The Scheme of Things/1

In one of my previous posts I anticipated that I was going to study some functional programming languages in order to better understand how to write parallel programs for multi-core and multi-CPU architectures. During my (very slow!) quest I re-discovered a old language I used to be quite fond of: Scheme, a LISP-like language which dates back to the 1970s. In this post and the following I shall provide some information about my relationship with this wonderful small language, as well as some insights about how it might be useful for scientific computations.

Music Typesetting and Scheme

My first experience with Scheme dates back to about ten years ago. I am a passionate music lover, and I was looking for a good program to typeset music. I found the marvellous GNU Lilypond, which was well-suited for what I wanted to do at the time. I contributed a lot of pieces to the Mutopia project (mostly scores by Mozart and other classical composers, see e.g. Mozart's String Quartets from Op. 10), and at the same time I became quite good in extending Lilypond using its scripting language. Guess which language it was? Of course Scheme! Lilypond used GNU Guile, a Scheme interpreter sponsored by the Free Software Foundation (yes, the guys behind Gnu Emacs and GCC). The intention of the Guile coders was to develop an interpreter that could be used by other projects to provide a "plugin" language usable for extending large applications. (Unfortunately, the project did not suceed in gaining enough popularity and it has developed at a quite slow pace: just have a look at these dates and version numbers.)

Partial Differential Equations and Scheme

During 2001-2002 I worked on my master thesis. The main objective of the work was to study the solution of the heat equation given some well-defined boundary conditions, in order to better understand some properties of the reference loads of the Planck/LFI instrument. One of the tools I developed for my study was a small C program which used the Crank-Nicholson implicit method to solve the one-dimensional heat equation numerically.

Since the objective of the program was to simulate how the temperature of a body changes with time, the output was a quite large set of numbers: for each time step, there were tens of temperatures (sampled on a regular grid) that the program printed. According to the type of analysis I was doing, I had to throw away irrelevent temperatures and keep the ones I was interested: at the beginning I was using GNU Awk for the job, but this was not the optimal solution. At some time I realized that what I needed was some way to attach "plugins" to my program: each plugin would have been a small program which would have driven the program and instructed it to print only the information needed by the ongoing analysis.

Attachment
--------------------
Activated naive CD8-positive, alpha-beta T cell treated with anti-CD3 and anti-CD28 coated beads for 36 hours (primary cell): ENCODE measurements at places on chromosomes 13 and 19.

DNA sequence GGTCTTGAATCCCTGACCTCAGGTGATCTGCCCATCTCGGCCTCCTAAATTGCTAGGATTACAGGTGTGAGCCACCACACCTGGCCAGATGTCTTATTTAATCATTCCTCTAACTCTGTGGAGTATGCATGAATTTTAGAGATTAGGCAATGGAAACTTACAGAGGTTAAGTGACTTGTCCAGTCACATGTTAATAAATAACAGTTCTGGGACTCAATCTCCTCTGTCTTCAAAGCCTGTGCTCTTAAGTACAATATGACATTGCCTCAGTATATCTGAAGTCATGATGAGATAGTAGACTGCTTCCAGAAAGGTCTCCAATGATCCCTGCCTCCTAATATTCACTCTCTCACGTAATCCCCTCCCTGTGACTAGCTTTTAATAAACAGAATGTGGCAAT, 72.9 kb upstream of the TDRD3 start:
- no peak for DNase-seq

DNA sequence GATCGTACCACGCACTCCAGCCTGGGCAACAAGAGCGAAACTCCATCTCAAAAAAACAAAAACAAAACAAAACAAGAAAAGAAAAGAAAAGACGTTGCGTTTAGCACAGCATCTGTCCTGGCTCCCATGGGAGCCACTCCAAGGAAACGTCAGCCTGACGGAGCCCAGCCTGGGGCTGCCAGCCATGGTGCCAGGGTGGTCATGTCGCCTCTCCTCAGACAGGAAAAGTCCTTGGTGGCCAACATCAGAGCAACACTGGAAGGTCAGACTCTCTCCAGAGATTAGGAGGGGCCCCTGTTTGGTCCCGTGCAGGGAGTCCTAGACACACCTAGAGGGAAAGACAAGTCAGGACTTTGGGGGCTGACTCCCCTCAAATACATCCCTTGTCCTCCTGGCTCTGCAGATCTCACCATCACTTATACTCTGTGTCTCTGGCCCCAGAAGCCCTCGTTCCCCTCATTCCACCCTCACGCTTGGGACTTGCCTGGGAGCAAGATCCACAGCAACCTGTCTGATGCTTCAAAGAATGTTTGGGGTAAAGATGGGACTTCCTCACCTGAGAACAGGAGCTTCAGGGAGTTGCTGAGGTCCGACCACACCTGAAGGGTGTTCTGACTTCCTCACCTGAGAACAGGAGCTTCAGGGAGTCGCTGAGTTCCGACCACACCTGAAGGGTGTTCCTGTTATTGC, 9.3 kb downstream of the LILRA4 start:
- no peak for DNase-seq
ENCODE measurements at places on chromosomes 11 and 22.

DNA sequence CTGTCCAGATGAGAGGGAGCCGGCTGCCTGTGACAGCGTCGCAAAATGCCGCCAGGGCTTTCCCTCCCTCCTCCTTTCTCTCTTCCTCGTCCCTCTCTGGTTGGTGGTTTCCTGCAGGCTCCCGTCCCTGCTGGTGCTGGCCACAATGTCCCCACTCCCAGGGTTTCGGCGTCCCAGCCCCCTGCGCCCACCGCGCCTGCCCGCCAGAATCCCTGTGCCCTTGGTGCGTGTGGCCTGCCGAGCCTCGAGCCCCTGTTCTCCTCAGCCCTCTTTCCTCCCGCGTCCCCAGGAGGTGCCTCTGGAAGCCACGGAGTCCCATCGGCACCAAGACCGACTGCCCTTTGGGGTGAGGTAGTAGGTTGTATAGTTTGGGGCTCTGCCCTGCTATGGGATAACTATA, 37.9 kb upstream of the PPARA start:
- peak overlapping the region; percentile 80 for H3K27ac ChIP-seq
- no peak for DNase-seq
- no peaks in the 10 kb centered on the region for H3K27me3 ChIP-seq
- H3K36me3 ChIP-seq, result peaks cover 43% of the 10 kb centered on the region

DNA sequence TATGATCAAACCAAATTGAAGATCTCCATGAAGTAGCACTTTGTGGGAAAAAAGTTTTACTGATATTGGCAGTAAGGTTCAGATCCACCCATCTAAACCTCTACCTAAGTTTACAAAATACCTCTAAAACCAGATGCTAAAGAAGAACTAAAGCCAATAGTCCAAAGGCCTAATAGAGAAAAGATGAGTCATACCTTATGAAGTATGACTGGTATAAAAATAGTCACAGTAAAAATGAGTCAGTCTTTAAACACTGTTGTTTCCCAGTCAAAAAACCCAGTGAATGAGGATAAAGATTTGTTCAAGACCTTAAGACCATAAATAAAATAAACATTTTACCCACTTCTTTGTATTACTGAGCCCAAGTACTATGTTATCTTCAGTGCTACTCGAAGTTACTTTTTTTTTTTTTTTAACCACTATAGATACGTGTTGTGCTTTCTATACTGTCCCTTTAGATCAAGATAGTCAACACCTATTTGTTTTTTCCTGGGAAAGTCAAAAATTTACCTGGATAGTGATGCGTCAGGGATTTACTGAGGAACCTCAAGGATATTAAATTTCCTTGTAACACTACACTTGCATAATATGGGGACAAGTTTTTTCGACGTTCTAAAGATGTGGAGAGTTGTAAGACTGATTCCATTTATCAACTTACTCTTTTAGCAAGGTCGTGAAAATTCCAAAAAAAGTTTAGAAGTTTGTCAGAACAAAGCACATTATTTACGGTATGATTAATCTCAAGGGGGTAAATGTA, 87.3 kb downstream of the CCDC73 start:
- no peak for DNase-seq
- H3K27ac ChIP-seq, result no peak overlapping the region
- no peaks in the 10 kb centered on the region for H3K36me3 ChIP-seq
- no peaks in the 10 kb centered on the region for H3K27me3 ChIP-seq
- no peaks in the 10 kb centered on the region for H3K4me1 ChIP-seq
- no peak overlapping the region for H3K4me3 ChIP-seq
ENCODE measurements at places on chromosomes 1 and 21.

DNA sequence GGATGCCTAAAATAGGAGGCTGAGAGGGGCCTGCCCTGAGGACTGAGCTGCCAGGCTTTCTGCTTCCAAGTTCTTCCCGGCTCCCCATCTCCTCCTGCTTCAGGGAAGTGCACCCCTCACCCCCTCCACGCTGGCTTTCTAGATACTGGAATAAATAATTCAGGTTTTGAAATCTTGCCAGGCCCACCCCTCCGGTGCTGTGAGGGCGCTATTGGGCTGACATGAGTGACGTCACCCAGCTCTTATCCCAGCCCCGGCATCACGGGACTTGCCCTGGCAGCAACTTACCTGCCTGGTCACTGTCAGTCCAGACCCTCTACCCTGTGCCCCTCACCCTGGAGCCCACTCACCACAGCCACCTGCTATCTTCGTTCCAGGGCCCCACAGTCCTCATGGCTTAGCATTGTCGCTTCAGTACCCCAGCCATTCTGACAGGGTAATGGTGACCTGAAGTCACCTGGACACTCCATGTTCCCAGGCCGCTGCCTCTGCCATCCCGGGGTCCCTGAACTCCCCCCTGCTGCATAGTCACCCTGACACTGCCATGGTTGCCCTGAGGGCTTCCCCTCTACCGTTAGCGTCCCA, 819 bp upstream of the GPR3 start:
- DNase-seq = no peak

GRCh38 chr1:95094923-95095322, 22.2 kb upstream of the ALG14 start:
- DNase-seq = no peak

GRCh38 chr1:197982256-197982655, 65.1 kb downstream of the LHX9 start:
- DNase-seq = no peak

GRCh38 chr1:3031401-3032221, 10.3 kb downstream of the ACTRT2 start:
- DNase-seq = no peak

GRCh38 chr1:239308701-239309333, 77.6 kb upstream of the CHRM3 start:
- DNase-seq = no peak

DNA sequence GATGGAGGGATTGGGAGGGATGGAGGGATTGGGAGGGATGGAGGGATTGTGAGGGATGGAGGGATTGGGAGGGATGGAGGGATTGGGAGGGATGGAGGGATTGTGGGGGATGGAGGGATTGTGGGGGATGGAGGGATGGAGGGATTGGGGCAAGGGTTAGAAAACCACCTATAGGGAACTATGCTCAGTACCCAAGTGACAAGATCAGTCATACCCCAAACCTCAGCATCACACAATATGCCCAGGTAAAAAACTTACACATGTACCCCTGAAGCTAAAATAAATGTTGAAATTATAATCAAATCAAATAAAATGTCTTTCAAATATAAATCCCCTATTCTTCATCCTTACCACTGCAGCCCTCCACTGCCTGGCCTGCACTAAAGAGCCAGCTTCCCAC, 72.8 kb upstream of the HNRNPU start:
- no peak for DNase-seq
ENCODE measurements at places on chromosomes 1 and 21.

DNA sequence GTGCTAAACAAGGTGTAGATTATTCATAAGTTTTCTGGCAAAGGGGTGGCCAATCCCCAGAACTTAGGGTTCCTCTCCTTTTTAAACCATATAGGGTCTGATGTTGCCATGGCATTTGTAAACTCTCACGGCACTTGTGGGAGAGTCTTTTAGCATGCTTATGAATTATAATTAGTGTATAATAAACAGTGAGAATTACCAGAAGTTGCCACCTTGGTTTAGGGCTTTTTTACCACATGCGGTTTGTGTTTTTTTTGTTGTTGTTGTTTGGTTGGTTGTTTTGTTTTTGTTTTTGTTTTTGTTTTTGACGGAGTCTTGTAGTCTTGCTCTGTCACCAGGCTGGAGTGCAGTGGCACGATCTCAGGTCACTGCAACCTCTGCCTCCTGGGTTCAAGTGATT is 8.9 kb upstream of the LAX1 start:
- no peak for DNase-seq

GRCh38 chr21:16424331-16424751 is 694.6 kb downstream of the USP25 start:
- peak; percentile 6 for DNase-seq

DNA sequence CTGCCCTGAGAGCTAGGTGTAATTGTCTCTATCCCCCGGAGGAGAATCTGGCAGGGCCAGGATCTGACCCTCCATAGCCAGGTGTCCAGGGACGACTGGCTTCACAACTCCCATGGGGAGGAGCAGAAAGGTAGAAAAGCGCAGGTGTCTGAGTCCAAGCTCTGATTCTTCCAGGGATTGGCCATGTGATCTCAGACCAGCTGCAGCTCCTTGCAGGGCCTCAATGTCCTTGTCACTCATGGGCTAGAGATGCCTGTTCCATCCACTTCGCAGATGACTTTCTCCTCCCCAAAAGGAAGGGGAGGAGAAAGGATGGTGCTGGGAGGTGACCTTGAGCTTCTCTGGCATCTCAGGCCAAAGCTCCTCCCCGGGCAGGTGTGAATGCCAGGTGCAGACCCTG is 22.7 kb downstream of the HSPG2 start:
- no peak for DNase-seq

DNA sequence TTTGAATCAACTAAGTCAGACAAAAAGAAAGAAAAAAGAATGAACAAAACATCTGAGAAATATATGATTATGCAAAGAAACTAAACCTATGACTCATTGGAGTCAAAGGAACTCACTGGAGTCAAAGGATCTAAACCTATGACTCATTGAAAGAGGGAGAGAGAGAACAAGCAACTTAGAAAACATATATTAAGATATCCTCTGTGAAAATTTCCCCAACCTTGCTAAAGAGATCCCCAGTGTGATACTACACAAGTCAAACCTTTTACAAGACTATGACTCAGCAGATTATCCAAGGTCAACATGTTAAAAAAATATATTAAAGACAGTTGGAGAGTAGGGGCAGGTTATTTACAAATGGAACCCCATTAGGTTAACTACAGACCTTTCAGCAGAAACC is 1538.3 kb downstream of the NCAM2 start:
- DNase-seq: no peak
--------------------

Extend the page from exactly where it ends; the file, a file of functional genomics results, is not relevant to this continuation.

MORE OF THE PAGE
This of course called for an embedded interpreter. At the time the one I knew best was of course Guile (see above), so I decided to implement Guile bindings in my program. All worked like a charm: once the C program was properly debugged and produce reasonable results, I could start writing Scheme snippets to perform every analysis I wanted and attach them to the program without the need to recompile it. It was like a dream! (Actually, one of the appendices of my thesis contains the source code for some of those Scheme plugins.)

Thermal Modeling and Scheme

After having defended my thesis, I continued studying the thermal performances of Planck. We used a number of closed-source thermal modeling tools based on Fortran 77 for doing the most complex analysis. Such tools required the user to create huge text files (called model files) containing details about how the object under study was to be discretized and what were its characteristics (e.g. density, specific heat…) at each point. Such files were interwoven with Fortran 77 code which calculated and extracted the information required for the analysis (much like Scheme plugins did for my program).

Managing such files was a pain, so I created a couple of programs to help me in the task. The first program, Thermal Scheme, looked for a specific signature in the contents of model files: every text between #{ and #} was interpreted as Scheme code, which was run and its result replaced the Scheme code in the model file. Therefore, giving a text file like

Hello #{(display "world")#}!

Thermal Scheme would translate it into

Hello world!

Of course, Thermal Scheme provided a number of Scheme functions to easily define and discretize complex structures.

Thermal Scheme was able to act like a "data provider": when some command-line flag was used, the program recorded every Scheme definition and built a text file containing a 3-D representation of the object. A companion program, Thermal Viewer, was able to connect to "Thermal Scheme", get this text file and create an interactive 3-D view of the object using OpenGL.

Things Go Awry!

After a few months working with Thermal Scheme, I was supposed to move to the Rutherford Appleton Laboratory (Oxford, UK) to continue working on Planck thermal analyses. I even arranged a demo of the capabilities of Thermal Scheme! But then in Spring 2003 the Italian Government obliged me to do ten months of civilian service, so I was forced to decline that job offer. Ten months after (May 2004) my duties were over and I got a temporary position at the National Institute of Astrophysics, where my first duty was to build a medium-sized software tool for Planck/LFI using RSI IDL (a Fortran-like language for data analysis). So I started studying IDL and completely forgot about Scheme… till a few weeks ago!

In one of my next posts I shall tell you how Scheme evolved in the meantimes, and what I discovered about the performances of some of the currently developed Scheme interpreters/compilers. Stay tuned!


Authenticating NIS users with PAM - Quirks